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Open Access Correspondence

Australian news media framing of medical tourism in low- and middle-income countries: a content review

Michelle Imison1* and Stephen Schweinsberg2

Author Affiliations

1 Sydney School of Public Health, University of Sydney, Sydney, NSW, Australia

2 Events, Leisure, Sport, Tourism and Arts, Management Discipline Group, University of Technology, Sydney, Sydney, NSW, Australia

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BMC Public Health 2013, 13:109  doi:10.1186/1471-2458-13-109

Published: 5 February 2013

Abstract

Background

Medical tourism – travel across international borders for health care – appears to be growing globally, with patients from high-income nations increasingly visiting low- and middle-income countries to access such services. This paper analyses Australian television and newspaper news and current affairs coverage to examine how medical tourism and these destinations for the practice are represented to media audiences.

Methods

Electronic copies of Australian television (n = 66) and newspaper (n = 65) items from 2005–2011 about medical care overseas were coded for patterns of reporting (year, format and type) and story characteristics (geographic and medical foci in the coverage, news actors featured and appeals, credibility and risks of the practice mentioned).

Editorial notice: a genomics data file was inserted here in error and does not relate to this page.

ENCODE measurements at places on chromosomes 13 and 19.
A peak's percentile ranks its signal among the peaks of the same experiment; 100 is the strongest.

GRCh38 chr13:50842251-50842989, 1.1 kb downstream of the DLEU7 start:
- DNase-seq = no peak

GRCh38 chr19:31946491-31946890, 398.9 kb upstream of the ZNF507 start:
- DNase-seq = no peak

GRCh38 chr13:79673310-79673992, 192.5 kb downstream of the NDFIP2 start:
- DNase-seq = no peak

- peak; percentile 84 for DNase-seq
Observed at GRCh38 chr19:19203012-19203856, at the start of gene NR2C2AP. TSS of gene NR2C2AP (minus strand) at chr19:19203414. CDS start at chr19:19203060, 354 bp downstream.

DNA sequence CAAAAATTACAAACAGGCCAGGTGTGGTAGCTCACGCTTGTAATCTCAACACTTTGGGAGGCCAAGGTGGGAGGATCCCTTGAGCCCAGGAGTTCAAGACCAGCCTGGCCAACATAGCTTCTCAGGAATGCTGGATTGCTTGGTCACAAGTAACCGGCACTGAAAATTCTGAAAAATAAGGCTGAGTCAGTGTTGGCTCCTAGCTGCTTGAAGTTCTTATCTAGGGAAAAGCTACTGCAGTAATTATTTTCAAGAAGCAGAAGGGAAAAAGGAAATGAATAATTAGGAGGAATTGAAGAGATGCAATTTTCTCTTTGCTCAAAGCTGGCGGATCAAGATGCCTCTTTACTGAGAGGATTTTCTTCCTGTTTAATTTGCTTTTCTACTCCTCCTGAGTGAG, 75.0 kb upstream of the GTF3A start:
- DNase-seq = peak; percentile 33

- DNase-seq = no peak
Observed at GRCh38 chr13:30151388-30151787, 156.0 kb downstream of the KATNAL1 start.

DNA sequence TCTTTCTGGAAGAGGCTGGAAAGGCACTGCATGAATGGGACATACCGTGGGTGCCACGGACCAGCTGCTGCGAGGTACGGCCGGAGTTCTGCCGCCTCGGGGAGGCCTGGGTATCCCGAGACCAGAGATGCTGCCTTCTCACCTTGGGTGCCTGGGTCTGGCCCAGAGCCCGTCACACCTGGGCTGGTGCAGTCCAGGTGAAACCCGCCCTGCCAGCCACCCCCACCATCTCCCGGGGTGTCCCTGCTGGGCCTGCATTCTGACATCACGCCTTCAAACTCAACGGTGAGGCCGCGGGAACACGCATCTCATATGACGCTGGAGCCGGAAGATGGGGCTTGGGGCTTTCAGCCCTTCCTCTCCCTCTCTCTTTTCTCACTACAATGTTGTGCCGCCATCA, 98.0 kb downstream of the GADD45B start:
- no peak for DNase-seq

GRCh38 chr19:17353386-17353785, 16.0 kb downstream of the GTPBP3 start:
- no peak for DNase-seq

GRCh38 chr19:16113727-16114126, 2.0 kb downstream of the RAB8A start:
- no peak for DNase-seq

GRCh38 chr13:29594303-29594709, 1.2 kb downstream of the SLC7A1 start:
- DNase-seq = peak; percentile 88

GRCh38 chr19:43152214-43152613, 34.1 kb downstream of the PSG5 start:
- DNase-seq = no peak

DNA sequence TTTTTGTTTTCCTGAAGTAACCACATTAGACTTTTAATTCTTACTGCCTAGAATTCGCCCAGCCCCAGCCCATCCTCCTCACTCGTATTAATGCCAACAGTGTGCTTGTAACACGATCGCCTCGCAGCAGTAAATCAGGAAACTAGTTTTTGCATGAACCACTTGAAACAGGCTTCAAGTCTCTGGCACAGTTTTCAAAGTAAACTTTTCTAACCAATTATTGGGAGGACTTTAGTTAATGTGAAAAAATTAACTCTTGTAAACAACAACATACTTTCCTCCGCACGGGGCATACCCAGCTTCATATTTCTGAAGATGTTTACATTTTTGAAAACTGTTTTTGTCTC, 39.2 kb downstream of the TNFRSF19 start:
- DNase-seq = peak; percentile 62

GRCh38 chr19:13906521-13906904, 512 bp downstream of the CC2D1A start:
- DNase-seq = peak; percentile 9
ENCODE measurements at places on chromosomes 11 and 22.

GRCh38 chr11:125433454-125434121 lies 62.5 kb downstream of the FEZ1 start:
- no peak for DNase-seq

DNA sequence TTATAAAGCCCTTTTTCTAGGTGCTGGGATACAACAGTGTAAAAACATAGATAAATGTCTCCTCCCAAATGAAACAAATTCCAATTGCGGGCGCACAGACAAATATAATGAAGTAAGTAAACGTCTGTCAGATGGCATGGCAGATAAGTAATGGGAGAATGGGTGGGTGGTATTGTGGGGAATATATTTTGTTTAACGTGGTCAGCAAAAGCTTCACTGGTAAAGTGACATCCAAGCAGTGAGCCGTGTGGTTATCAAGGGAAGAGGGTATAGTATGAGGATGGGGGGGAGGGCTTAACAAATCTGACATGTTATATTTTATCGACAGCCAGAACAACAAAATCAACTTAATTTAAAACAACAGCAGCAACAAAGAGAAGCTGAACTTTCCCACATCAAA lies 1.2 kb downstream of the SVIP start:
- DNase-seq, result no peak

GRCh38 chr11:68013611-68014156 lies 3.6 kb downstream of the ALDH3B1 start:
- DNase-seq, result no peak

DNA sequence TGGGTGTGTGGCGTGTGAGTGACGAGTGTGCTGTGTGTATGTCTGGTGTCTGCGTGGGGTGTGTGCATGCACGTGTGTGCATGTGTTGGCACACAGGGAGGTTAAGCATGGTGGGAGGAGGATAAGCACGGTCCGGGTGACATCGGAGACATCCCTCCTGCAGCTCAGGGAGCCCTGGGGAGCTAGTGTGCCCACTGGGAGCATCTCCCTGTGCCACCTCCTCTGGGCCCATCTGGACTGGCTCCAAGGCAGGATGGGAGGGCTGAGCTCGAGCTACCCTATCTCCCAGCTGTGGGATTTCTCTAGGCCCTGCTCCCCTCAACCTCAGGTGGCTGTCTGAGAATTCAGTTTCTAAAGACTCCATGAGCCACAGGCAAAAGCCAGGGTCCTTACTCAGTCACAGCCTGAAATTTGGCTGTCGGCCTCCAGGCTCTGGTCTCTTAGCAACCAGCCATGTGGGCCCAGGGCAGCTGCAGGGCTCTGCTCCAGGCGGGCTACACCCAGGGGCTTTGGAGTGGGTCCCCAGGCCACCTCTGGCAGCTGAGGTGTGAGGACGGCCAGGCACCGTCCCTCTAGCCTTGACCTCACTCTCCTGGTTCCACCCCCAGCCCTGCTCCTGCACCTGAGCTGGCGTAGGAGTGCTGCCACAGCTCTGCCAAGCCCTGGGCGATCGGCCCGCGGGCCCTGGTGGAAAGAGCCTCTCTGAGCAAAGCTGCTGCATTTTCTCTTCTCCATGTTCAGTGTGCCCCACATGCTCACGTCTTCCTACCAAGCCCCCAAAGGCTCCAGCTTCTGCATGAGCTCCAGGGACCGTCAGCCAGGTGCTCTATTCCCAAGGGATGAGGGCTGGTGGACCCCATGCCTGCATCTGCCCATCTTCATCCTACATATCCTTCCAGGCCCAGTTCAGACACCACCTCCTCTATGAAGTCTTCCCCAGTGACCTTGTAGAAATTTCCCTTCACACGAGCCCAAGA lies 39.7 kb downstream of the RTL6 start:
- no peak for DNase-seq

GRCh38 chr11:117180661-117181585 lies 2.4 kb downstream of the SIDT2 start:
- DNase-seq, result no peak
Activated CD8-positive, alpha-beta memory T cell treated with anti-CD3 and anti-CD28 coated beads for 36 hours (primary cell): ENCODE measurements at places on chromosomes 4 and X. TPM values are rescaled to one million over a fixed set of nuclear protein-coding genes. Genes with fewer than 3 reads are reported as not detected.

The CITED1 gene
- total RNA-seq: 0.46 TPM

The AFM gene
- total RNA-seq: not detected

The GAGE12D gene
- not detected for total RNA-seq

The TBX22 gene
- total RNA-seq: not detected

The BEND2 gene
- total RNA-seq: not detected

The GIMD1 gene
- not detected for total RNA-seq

Results

Australian media coverage of medical tourism was largely focused on Asia, featuring cosmetic surgery procedures and therapies unavailable domestically. Experts were the most frequently-appearing news actors, followed by patients. Common among the types of appeals mentioned were access to services and low cost. Factors lending credibility included personal testimony, while uncertainty and ethical dilemmas featured strongly among potential risks mentioned from medical tourism.

Conclusions

The Australian media coverage of medical tourism was characterised by a narrow range of medical, geographic and ethical concerns, a focus on individual Australian patients and on content presented as being personally relevant for domestic audiences. Medical tourism was portrayed as an exercise of economically-rational consumer choice, but with no attention given to its consequences for the commodification of health or broader political, medical and ethical implications. In this picture, LMICs were no longer passive recipients of aid but providers of a beneficial service to Australian patients.

Keywords:
Australia; Content analysis; Medical tourism; News media; Newspaper; Television; Low– and middle–income countries